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The triune brain is a model proposed by Paul D. MacLean to explain the function of traces of evolution existing in the structure of the human brain. In this model, the brain is broken down into three separate brains that have their own special intelligence, subjectivity, sense of time and space, and memory[1]. The triune brain consists of the R-complex, the limbic system, and the neocortex.


The R-Complex Edit

The R-complex, also known as the "Reptilian Brain", includes the brain stem and cerebellum. The term "Reptilian brain" comes from the fact that a reptile's brain is dominated by the brain stem and cerebellum which controls instinctive survival behavior and thinking. This is similar in humans. This brain controls the muscles, balance and autonomic functions (e.g. breathing and heartbeat)[1].

Market Researcher Clotaire Rapaille makes reference to the R-Complex in his book The Culture Code. He claims that the understanding of consumer behavior lays within the "Reptilian Brain" (also known as the unconscious). Rapaille believes that when consumers make decisions, the "Reptilian Brain" always wins [2].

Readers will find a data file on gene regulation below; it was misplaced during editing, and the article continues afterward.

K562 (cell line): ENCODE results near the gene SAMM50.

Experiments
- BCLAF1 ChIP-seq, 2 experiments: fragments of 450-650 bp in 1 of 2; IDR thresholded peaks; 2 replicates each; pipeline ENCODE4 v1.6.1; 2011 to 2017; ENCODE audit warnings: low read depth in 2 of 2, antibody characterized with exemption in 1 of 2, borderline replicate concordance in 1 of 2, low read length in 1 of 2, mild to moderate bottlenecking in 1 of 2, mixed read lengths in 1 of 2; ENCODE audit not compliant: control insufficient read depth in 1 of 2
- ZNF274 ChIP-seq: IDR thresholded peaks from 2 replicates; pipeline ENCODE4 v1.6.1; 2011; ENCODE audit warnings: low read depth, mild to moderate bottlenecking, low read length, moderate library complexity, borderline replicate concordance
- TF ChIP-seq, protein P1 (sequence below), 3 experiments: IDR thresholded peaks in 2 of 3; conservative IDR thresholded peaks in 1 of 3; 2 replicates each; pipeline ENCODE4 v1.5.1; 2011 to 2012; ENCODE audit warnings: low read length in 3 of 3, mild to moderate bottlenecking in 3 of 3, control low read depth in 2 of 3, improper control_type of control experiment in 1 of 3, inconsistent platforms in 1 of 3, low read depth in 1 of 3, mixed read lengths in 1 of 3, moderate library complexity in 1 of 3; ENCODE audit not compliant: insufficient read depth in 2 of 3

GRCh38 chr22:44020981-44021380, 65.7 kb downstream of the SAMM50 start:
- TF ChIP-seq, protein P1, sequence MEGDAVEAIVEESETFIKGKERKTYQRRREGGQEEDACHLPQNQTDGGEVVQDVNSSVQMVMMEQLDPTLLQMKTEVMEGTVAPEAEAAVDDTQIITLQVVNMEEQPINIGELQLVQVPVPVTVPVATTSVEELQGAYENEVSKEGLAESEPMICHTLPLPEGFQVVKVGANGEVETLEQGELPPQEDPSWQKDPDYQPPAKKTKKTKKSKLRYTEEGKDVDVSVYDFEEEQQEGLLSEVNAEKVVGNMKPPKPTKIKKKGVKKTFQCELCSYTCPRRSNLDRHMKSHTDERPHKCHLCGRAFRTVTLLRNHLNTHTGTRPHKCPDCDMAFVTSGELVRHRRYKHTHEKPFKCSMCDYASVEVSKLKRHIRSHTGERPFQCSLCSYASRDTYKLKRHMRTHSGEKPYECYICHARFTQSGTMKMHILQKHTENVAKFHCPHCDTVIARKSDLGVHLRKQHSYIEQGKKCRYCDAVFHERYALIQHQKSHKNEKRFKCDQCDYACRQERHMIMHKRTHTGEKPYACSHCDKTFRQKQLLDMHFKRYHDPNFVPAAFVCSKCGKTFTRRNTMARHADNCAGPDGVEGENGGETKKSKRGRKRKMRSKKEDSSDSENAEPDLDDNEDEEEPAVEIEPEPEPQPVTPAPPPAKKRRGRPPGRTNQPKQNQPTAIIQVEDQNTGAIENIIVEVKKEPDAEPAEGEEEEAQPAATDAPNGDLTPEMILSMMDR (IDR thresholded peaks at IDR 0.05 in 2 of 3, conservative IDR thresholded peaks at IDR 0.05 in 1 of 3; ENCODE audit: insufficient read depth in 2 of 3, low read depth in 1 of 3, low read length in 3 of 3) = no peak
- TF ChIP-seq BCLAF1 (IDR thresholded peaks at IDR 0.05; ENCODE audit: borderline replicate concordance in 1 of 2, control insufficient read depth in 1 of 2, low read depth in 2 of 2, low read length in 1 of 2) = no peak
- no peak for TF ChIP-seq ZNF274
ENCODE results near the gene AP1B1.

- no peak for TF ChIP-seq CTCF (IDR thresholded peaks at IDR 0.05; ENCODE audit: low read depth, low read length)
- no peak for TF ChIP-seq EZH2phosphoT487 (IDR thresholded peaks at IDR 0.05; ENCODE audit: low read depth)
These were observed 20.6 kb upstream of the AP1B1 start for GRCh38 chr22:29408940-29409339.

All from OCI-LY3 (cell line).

The Limbic System Edit

MacLean first introduced the term "limbic system" in a paper in 1952. This portion of the brain derives from "the old mammalian brain"[1]. The limbic system is the source of emotions and instincts (e.g.. feeding, fighting, fleeing, and sexual behaviour). When this part of the brain is stimulated, such as by mild electric current, emotions are produced.

MacLean observed that everything in the limbic system is either "agreeable or disagreeable." Survival is based upon the avoidance of pain (disagreeable) and the recurrence of pleasure (agreeable)[1].

The limbic system comprises the amygdala, the hypothalamus, and the hippocampus. The limbic system must interact with the neocortex in some way. The limbic system cannot function entirely on its own. It needs to interact with the neocortex to process the emotions.

The Neocortex Edit

The neocortex, also known as the cerebral cortex, is similar to the brain of higher mammals and controls higher-order thinking skills, reason and speech.


References Edit

  1. 1.0 1.1 1.2 1.3 Kazlev, et al., M. Alan The Triune Brain.. KHEPER. URL accessed on 2007-05-25.
  2. Rapaille, Clotaire. The Culture Code, Broadway Books. URL accessed 2007-05-13.



fr:cerveau triunique
zh:三重脑


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